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AAPD Praises Department of Justice For Finalizing Title II Web Accessibility Rule

by | Apr 10, 2024 | Press Release

For Immediate Release: April 10, 2024

Contact: Jess Davidson at jdavidson@aapd.com; 202-975-0960 


WASHINGTON, DC – On April 8, 2024, Attorney General Merrick Garland signed a final rule under Title II of the Americans with Disabilities Act (ADA) to ensure the accessibility of web content and mobile applications (apps) for people with disabilities called Nondiscrimination on the Basis of Disability; Accessibility of Web Information and Services of State and Local Government Entities. This rule provides state and local governments with new requirements to make their websites and mobile applications accessible.

“The American Association of People with Disabilities applauds the Department of Justice’s repeated efforts to enforce the ADA and improve accessibility for people with disabilities. So much of life today takes place on the web and on apps  – it is a modern public square. When disabled people are excluded from the internet, they’re deprived of full access to that aspect of American life,” said Maria Town, AAPD President and CEO. 

“For far too long, the digital divide has disproportionately impacted the disability community. We’re excluded from public activities and services like voting, filing taxes, accessing transit schedules, applying for public benefits, receiving emergency information, and more. The digital divide has become a civil rights issue. This final rule will improve the accessibility of government websites and applications so that people with disabilities can have full access to essential government information, services, and activities,” said Michael Lewis, AAPD Vice President of Policy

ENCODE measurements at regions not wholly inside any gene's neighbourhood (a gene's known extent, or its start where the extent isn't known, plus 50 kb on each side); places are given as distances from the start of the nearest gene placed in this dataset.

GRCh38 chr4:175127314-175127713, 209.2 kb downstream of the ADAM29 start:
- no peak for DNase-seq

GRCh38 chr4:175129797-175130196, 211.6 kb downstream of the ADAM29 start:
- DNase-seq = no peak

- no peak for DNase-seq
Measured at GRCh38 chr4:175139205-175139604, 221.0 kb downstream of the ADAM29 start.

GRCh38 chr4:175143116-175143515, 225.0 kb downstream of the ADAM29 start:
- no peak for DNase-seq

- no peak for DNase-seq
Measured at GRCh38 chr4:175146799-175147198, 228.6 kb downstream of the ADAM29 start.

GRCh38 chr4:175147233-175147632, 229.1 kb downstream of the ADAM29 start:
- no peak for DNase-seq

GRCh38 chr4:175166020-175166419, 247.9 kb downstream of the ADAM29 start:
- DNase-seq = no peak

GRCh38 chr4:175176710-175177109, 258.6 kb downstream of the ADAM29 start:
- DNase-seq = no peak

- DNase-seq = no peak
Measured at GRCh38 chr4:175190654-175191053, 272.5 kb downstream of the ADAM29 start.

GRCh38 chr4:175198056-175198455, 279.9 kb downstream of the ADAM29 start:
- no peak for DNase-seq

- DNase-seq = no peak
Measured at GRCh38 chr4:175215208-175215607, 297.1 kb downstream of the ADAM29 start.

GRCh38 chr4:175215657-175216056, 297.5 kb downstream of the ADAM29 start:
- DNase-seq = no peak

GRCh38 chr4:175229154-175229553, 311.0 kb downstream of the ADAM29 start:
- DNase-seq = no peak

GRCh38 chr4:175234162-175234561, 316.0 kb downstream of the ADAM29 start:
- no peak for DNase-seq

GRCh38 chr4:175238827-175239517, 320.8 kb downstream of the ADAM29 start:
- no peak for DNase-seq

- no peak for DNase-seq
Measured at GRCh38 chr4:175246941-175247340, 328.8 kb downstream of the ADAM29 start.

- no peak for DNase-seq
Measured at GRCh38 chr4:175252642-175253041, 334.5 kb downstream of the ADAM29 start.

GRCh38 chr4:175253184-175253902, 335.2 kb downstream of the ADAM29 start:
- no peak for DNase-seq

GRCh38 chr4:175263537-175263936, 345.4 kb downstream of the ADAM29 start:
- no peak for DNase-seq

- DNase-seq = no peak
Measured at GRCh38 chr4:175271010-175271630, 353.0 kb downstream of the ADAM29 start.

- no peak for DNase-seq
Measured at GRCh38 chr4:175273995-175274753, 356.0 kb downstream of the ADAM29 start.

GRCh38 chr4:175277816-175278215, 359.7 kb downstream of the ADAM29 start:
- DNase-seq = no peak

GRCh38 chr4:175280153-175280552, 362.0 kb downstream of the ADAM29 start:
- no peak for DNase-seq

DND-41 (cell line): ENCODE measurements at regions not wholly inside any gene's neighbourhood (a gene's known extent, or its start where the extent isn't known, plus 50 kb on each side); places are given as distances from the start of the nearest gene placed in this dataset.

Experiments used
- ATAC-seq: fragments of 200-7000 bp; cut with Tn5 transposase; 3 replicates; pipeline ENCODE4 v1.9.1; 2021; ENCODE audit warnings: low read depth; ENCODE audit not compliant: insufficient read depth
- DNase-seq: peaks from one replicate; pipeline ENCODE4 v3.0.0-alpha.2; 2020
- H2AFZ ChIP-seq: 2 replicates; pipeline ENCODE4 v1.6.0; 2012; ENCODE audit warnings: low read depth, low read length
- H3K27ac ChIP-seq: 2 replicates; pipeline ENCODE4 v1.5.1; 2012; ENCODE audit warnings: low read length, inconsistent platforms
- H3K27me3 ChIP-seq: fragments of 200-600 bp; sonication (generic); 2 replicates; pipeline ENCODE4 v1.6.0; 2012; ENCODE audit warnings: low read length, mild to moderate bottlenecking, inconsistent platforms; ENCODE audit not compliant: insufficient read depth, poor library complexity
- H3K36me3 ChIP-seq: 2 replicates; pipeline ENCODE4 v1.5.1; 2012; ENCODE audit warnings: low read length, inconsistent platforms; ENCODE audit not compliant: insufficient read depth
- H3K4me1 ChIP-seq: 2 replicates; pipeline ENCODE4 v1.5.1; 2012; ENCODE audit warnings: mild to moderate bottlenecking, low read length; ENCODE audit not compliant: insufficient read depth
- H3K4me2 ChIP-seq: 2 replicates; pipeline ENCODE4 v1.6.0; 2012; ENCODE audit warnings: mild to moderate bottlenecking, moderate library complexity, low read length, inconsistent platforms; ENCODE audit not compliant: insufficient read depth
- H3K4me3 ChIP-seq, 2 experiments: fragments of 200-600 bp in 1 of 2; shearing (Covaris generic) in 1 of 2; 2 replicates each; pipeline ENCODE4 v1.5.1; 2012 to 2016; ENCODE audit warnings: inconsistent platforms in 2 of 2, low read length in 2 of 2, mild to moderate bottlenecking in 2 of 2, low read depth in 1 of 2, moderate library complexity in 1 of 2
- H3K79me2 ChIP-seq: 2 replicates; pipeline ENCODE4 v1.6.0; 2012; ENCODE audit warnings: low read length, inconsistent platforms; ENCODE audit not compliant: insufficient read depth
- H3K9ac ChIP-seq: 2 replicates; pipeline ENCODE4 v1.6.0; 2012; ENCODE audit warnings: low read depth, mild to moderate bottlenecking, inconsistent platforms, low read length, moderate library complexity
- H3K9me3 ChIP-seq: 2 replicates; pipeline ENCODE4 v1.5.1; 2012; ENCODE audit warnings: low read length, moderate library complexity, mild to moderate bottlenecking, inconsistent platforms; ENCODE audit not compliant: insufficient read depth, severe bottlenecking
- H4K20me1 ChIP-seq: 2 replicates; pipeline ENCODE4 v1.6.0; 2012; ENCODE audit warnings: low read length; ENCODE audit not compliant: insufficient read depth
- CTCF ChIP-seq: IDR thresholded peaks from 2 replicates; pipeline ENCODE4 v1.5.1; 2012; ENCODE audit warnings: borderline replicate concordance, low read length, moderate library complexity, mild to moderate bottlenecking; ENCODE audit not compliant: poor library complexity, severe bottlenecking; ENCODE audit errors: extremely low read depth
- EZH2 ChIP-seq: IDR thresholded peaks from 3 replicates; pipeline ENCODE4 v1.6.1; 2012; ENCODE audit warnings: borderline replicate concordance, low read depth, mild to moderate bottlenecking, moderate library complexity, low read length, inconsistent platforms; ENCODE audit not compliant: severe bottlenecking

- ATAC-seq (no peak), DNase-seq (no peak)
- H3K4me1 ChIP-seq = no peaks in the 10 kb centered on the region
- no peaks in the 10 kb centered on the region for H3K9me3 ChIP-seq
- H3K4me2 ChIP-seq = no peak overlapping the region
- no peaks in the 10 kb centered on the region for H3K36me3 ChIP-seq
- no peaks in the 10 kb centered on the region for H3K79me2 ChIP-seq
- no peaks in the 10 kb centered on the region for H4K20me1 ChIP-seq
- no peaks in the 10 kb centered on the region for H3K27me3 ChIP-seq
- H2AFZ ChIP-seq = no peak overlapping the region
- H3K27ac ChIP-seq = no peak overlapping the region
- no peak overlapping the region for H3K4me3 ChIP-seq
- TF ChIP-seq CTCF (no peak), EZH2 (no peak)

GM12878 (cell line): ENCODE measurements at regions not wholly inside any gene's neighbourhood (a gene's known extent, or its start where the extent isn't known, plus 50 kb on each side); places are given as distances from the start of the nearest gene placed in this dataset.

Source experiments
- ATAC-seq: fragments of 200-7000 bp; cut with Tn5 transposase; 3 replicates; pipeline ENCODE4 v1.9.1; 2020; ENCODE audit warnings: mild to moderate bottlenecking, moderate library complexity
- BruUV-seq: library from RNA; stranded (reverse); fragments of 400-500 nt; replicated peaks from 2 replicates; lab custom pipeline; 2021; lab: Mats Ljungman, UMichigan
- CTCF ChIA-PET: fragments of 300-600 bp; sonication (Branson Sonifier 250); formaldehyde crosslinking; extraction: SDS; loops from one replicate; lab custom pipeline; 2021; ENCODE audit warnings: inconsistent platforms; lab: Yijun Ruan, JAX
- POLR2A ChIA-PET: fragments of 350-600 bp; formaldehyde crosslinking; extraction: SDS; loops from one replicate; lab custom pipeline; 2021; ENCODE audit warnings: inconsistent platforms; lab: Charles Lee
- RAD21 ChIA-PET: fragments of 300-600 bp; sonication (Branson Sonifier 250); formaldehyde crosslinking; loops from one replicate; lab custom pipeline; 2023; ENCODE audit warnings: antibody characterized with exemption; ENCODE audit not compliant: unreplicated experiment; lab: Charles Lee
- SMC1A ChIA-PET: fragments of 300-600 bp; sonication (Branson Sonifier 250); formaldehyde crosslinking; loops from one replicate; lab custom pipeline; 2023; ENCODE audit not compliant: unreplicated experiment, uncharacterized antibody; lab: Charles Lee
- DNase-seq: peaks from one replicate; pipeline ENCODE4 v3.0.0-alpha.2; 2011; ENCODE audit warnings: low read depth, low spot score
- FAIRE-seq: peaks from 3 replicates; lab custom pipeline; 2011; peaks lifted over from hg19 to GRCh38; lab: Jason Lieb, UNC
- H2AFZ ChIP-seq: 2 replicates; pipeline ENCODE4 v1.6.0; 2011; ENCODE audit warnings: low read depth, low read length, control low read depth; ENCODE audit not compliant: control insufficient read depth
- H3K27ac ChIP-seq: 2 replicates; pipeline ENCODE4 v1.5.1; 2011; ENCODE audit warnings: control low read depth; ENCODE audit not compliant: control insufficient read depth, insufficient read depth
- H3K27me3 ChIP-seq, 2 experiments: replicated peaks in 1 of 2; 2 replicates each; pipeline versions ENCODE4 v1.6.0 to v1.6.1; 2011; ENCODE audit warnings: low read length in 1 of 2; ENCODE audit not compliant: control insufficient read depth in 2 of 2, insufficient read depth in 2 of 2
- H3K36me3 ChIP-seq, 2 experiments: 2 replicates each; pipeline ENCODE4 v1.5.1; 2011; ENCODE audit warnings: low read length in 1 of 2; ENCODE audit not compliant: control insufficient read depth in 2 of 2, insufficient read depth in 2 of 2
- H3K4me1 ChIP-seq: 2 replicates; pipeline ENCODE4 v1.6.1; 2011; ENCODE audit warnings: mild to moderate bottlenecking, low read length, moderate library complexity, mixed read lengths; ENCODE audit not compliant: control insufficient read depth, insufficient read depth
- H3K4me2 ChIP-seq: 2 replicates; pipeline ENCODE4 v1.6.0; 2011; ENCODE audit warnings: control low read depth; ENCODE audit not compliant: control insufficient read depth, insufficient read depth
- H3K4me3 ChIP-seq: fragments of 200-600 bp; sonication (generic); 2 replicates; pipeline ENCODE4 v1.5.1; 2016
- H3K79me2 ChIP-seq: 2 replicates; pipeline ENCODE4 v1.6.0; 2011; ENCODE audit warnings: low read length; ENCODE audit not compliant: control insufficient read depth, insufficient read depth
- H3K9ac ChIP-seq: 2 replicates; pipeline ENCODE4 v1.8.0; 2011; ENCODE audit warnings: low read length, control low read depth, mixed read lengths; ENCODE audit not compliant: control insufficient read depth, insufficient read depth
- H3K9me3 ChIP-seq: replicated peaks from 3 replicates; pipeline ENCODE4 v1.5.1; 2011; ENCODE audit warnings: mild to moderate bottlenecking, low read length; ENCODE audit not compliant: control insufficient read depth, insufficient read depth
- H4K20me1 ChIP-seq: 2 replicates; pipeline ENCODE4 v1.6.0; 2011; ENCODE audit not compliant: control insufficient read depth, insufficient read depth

The rule requires that state and local government websites and mobile apps comply with Web Content Accessibility Guidelines (“WCAG”) 2.1 guidelines; this includes accessibility requirements for videos and images. Government entities must comply with the rule within two to three years, depending on population size. Web and mobile app content created by third parties for state and local government entities must also be compliant with these guidelines. 

AAPD was relieved to see that the final rule was greatly improved from the proposed regulation released last July. As a result of the disability community and our allies’ advocacy, the Department of Justice removed two exceptions related to educational content and modified other exceptions to refine their scope. 

“This rule is a long-awaited recognition that to achieve equal participation in society, as promised by the Americans with Disabilities Act, we must address digital discrimination and inaccessibility,” remarked Town.“The improvements in the final regulation are a testament to the immense power of the disability community, and I am hopeful about the immense benefits of this rulemaking.

AAPD submitted its own comment and collected stories from the disability community about how such a regulation would change or improve their lives. While this rule marks significant progress, a similar rulemaking focused on places of public accommodation and commercial facilities, covered by Title III of the ADA, is urgently needed to ensure digital access in all aspects of American life.